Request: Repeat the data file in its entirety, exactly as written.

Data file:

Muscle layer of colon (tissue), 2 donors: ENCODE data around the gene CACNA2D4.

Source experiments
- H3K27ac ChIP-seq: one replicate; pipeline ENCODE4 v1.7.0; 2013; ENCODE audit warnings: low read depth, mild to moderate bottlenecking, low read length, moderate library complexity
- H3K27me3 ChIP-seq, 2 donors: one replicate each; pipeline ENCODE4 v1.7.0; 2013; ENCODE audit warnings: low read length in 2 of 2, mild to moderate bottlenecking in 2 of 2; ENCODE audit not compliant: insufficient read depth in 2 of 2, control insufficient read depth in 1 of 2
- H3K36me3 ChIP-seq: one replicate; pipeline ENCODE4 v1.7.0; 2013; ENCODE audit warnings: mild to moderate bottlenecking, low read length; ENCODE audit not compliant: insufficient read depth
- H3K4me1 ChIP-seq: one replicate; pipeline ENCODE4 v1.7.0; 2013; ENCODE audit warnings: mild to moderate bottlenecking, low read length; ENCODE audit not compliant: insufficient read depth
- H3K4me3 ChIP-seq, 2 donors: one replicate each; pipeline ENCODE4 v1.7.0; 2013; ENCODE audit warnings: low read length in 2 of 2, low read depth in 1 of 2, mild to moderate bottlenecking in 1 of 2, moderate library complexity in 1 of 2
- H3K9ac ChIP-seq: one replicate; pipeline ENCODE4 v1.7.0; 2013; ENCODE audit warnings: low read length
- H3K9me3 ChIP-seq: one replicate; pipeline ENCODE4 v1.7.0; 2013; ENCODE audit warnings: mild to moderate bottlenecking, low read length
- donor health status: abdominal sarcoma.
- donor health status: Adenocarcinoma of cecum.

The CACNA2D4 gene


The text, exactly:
Muscle layer of colon (tissue), 2 donors: ENCODE data around the gene CACNA2D4.

Source experiments
- H3K27ac ChIP-seq: one replicate; pipeline ENCODE4 v1.7.0; 2013; ENCODE audit warnings: low read depth, mild to moderate bottlenecking, low read length, moderate library complexity
- H3K27me3 ChIP-seq, 2 donors: one replicate each; pipeline ENCODE4 v1.7.0; 2013; ENCODE audit warnings: low read length in 2 of 2, mild to moderate bottlenecking in 2 of 2; ENCODE audit not compliant: insufficient read depth in 2 of 2, control insufficient read depth in 1 of 2
- H3K36me3 ChIP-seq: one replicate; pipeline ENCODE4 v1.7.0; 2013; ENCODE audit warnings: mild to moderate bottlenecking, low read length; ENCODE audit not compliant: insufficient read depth
- H3K4me1 ChIP-seq: one replicate; pipeline ENCODE4 v1.7.0; 2013; ENCODE audit warnings: mild to moderate bottlenecking, low read length; ENCODE audit not compliant: insufficient read depth
- H3K4me3 ChIP-seq, 2 donors: one replicate each; pipeline ENCODE4 v1.7.0; 2013; ENCODE audit warnings: low read length in 2 of 2, low read depth in 1 of 2, mild to moderate bottlenecking in 1 of 2, moderate library complexity in 1 of 2
- H3K9ac ChIP-seq: one replicate; pipeline ENCODE4 v1.7.0; 2013; ENCODE audit warnings: low read length
- H3K9me3 ChIP-seq: one replicate; pipeline ENCODE4 v1.7.0; 2013; ENCODE audit warnings: mild to moderate bottlenecking, low read length
- donor health status: abdominal sarcoma.
- donor health status: Adenocarcinoma of cecum.

The CACNA2D4 gene